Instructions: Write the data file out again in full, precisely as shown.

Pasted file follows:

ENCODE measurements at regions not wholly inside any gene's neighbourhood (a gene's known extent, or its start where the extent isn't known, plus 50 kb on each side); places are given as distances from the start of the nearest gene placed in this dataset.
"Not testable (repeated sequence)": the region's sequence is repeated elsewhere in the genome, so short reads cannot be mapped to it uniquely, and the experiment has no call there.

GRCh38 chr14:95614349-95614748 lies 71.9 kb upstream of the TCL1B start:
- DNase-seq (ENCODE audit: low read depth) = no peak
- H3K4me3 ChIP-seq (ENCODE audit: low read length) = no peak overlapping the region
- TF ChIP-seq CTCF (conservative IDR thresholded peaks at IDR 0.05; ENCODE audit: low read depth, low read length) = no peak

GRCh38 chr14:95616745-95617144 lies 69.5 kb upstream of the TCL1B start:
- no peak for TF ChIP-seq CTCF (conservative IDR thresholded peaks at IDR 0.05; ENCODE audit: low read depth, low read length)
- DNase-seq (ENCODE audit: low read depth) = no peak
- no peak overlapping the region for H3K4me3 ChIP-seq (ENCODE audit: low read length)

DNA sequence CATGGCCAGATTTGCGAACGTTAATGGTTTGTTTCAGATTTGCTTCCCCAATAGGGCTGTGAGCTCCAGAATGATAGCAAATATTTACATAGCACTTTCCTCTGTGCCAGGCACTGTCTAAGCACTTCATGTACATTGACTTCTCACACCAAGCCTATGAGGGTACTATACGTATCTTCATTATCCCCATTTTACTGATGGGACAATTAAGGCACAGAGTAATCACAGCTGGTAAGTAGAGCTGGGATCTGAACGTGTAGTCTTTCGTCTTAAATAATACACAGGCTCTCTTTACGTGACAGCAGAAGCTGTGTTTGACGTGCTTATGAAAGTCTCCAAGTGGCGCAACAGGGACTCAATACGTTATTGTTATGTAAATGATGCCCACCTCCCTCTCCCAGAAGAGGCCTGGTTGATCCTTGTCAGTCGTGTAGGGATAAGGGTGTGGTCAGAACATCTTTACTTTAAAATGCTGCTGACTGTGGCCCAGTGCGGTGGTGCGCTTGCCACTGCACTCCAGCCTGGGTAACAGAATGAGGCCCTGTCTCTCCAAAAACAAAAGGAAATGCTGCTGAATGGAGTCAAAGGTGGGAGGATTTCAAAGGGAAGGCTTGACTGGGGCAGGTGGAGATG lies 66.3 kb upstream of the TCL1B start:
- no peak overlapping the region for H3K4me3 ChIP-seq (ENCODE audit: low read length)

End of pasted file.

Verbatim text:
ENCODE measurements at regions not wholly inside any gene's neighbourhood (a gene's known extent, or its start where the extent isn't known, plus 50 kb on each side); places are given as distances from the start of the nearest gene placed in this dataset.
"Not testable (repeated sequence)": the region's sequence is repeated elsewhere in the genome, so short reads cannot be mapped to it uniquely, and the experiment has no call there.

GRCh38 chr14:95614349-95614748 lies 71.9 kb upstream of the TCL1B start:
- DNase-seq (ENCODE audit: low read depth) = no peak
- H3K4me3 ChIP-seq (ENCODE audit: low read length) = no peak overlapping the region
- TF ChIP-seq CTCF (conservative IDR thresholded peaks at IDR 0.05; ENCODE audit: low read depth, low read length) = no peak

GRCh38 chr14:95616745-95617144 lies 69.5 kb upstream of the TCL1B start:
- no peak for TF ChIP-seq CTCF (conservative IDR thresholded peaks at IDR 0.05; ENCODE audit: low read depth, low read length)
- DNase-seq (ENCODE audit: low read depth) = no peak
- no peak overlapping the region for H3K4me3 ChIP-seq (ENCODE audit: low read length)

DNA sequence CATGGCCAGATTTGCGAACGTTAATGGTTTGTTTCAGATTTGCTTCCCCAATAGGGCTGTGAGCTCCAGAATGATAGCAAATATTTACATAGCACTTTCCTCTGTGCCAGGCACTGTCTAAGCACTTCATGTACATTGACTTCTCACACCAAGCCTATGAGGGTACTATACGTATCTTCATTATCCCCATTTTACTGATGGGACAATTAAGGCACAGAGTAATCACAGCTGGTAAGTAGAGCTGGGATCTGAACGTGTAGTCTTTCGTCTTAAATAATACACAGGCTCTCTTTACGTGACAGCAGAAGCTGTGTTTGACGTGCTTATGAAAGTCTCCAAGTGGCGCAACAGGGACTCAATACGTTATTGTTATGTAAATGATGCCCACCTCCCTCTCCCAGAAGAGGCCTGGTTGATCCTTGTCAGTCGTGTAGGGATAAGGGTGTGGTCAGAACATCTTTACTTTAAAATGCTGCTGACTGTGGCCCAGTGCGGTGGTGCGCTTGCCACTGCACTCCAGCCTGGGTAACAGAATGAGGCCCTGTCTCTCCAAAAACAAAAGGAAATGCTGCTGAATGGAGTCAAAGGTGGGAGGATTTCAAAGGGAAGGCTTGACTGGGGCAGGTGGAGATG lies 66.3 kb upstream of the TCL1B start:
- no peak overlapping the region for H3K4me3 ChIP-seq (ENCODE audit: low read length)